The first serious test of these boots was an ascent of Mt. Baker via the Coleman-Deming route. We had a fairly long approach via trail and I found this to be quite jarring stomping along in such stiff boots. I had an easier time of it than some companions with plastic boots however. When it came time to start on the snow they were much more comfortable. The stiffness helped greatly in keeping the sole in contact with the snow through my entire step, aiding in traction. Despite the hard snow I had no traction issues.

For the ascent from camp at Black Buttes I wore crampons. I use strap-on 10 point crampons, which fit very well on the boots. The uppers are thick and rigid enough that I can cinch up the crampon straps tight and not feel it bite into my foot. The heel is also well shaped for this type of crampon and prevents slipping.

When it came time to ascend the Roman Wall the snow was very hard and we switchbacked up the lower portions. The boots did allow some slight side-to-side ankle flex but were supportive enough that I felt comfortable on the steep slope. The flex actually helped a bit with fatigue allowing me to lean more on my ice-axe. Higher up we ascended straight up, front pointing for a while. The boots were plenty stiff for this and did not pinch my toes at all. The crampons also did not change position or slide off at the heel. The descent also worked very well. I worked my way down by switchbacking in some previously worn track. At times it was narrower than my boot, but the boots were stiff enough that I could land confidently on them without fear of twisting an ankle.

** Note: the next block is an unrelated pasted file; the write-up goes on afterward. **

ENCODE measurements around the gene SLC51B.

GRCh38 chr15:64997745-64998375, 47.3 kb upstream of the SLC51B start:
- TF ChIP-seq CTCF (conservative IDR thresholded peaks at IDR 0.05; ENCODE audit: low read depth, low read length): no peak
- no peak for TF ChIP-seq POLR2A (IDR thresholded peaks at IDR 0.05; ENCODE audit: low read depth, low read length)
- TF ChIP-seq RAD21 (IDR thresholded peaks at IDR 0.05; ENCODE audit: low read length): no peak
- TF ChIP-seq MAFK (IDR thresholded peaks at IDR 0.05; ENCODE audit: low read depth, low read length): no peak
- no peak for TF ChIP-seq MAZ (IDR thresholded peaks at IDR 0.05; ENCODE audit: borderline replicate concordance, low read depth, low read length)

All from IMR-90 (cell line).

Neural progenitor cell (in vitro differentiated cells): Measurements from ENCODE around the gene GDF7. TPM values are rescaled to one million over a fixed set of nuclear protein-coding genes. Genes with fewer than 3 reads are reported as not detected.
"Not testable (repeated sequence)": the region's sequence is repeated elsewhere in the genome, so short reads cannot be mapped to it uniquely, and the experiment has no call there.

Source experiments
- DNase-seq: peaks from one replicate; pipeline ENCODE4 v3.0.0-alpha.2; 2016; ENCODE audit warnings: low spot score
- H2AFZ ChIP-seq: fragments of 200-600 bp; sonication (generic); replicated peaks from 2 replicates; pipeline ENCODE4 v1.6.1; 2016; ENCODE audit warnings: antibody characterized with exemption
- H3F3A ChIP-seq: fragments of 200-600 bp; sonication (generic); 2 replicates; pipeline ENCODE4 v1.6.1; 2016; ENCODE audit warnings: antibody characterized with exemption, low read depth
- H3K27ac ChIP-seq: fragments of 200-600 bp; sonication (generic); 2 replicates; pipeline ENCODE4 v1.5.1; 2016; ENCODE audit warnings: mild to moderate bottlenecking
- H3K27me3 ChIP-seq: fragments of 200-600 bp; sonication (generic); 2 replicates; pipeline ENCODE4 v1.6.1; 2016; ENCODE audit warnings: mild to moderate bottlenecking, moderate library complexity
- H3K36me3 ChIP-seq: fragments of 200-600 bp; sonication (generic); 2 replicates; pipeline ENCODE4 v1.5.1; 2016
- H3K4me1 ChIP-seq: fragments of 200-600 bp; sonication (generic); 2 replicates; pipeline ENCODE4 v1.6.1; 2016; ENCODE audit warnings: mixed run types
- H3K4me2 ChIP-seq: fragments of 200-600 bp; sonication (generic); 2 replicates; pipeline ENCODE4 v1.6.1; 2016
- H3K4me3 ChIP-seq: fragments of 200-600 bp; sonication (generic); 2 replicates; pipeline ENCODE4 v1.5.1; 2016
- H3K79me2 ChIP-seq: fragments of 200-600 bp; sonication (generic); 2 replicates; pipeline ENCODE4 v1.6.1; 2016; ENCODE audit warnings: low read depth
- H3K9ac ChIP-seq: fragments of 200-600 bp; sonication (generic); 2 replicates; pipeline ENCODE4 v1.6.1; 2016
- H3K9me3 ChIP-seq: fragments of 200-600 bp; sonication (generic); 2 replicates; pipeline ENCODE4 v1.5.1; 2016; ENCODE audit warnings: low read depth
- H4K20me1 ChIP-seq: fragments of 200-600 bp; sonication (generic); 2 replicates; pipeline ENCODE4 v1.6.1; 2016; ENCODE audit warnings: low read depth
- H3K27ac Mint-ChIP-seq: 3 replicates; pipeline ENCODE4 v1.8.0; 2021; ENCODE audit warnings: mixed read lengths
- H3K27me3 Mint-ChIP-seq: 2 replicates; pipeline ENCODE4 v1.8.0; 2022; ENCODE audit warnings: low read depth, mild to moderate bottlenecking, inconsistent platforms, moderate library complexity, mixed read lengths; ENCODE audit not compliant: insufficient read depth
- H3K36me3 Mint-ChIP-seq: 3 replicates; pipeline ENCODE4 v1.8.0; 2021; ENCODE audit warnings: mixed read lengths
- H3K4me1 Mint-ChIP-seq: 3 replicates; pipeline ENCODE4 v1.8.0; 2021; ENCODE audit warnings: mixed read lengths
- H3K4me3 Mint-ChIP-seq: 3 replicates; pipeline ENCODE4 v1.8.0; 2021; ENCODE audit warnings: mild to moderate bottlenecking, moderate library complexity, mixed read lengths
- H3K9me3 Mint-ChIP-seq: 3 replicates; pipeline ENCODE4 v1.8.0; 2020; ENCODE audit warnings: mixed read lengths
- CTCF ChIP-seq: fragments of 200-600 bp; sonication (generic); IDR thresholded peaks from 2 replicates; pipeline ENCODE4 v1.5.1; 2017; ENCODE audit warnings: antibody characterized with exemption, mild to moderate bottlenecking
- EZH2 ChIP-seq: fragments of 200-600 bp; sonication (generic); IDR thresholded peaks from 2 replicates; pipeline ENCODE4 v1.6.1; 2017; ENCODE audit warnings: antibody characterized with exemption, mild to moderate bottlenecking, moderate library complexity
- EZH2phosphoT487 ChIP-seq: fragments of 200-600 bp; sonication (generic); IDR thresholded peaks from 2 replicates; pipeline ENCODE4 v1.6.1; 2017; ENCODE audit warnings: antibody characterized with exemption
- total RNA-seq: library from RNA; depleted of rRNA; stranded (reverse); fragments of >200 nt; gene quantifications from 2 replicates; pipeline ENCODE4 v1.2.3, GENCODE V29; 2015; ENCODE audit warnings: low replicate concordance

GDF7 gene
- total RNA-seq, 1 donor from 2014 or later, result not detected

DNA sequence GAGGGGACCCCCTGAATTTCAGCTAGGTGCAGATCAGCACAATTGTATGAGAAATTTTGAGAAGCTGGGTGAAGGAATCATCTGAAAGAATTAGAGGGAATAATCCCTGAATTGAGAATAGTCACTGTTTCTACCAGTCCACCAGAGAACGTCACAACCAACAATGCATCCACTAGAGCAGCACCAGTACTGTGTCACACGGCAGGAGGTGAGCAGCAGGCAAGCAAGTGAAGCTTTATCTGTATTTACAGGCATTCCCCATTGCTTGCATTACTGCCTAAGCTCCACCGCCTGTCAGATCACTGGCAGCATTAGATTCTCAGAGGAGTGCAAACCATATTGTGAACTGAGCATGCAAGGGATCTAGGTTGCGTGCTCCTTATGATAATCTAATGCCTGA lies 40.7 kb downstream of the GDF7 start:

In short, the boots performed very well. I have since taken them up Mt. Baker, Mt. Adams, Mt. St. Helens, various smaller Cascade peaks, and of course Mt. Rainier. In all cases the boots quietly did their job without intruding into my climbing.


The Charmoz's are lightweight, full synthetic mountaineering boots with a Gore-Tex liner. They have a crampon-compatible Vibram sole and a stiff nylon shank. I am very happy with these boots. They are well constructed and have performed as expected with no serious problems. I can feel the terrain well through these boots and have a better sense of what conditions I am traveling through. I feel comfortable with their support over a wide variety of conditions and would not hesitate to bring them on milder-temperature trips anywhere in Washington state. The wear has been excellent so far, however most of their use has been on snow and glacier. I cannot say if they would stand up to heavy use on rock and trail. Because they are lightweight, uninsulated, boots I would also not bring them on cold winter excursions or, say, to Alaska.

The good:
-Ankle support
-Sole stiffness

The bad:
-Lack of insulation
-"Astronaut-boot" styling

This report was created with the Report Writer Version 1. Copyright 2007. All rights reserved.